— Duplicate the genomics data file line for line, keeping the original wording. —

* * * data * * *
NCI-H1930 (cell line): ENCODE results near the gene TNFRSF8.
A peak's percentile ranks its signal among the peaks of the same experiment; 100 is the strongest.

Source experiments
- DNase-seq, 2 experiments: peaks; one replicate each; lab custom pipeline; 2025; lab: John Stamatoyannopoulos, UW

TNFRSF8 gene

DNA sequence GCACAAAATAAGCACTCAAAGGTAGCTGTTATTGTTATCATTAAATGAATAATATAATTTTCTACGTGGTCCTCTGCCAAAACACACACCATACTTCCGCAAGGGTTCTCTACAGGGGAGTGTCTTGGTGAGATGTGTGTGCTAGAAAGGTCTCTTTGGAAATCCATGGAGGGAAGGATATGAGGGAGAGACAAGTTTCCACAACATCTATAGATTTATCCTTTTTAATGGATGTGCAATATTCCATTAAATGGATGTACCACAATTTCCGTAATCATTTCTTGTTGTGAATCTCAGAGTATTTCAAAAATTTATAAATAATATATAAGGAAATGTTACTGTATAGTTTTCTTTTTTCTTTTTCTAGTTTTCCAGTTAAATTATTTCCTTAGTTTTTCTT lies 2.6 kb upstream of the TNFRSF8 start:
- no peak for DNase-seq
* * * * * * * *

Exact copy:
NCI-H1930 (cell line): ENCODE results near the gene TNFRSF8.
A peak's percentile ranks its signal among the peaks of the same experiment; 100 is the strongest.

Source experiments
- DNase-seq, 2 experiments: peaks; one replicate each; lab custom pipeline; 2025; lab: John Stamatoyannopoulos, UW

TNFRSF8 gene

DNA sequence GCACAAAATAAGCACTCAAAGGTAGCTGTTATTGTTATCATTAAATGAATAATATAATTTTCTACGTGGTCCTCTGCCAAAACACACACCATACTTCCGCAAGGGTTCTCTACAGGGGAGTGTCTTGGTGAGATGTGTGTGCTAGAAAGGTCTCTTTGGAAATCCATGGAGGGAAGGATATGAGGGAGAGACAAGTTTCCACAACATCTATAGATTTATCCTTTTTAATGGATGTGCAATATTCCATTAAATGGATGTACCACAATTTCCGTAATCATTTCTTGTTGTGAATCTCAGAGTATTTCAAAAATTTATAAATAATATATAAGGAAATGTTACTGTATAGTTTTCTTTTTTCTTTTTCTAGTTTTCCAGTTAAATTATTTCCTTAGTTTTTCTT lies 2.6 kb upstream of the TNFRSF8 start:
- no peak for DNase-seq